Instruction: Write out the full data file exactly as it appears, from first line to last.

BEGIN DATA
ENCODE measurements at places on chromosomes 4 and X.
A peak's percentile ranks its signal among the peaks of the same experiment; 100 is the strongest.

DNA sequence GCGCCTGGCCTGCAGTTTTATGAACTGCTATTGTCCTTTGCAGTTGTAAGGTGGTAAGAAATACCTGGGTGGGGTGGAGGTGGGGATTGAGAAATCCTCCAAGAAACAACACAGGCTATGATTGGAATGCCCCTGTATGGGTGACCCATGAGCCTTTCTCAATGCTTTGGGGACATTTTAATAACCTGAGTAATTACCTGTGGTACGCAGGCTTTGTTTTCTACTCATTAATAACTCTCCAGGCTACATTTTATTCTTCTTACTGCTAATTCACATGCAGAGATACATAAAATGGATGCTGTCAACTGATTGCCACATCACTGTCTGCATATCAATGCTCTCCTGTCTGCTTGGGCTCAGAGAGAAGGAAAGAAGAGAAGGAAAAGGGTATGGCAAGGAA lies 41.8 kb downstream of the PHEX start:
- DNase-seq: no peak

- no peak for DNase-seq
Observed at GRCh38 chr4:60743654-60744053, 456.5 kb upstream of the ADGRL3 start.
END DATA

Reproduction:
ENCODE measurements at places on chromosomes 4 and X.
A peak's percentile ranks its signal among the peaks of the same experiment; 100 is the strongest.

DNA sequence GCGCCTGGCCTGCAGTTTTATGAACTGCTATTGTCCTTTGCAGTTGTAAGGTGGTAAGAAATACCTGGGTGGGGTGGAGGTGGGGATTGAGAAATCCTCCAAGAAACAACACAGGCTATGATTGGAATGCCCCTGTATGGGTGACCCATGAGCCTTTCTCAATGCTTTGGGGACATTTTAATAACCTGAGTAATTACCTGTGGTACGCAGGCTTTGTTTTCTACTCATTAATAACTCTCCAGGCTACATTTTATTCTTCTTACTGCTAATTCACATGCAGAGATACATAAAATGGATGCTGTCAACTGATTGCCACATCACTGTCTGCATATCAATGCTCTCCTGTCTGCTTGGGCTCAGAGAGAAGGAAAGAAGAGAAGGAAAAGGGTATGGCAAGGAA lies 41.8 kb downstream of the PHEX start:
- DNase-seq: no peak

- no peak for DNase-seq
Observed at GRCh38 chr4:60743654-60744053, 456.5 kb upstream of the ADGRL3 start.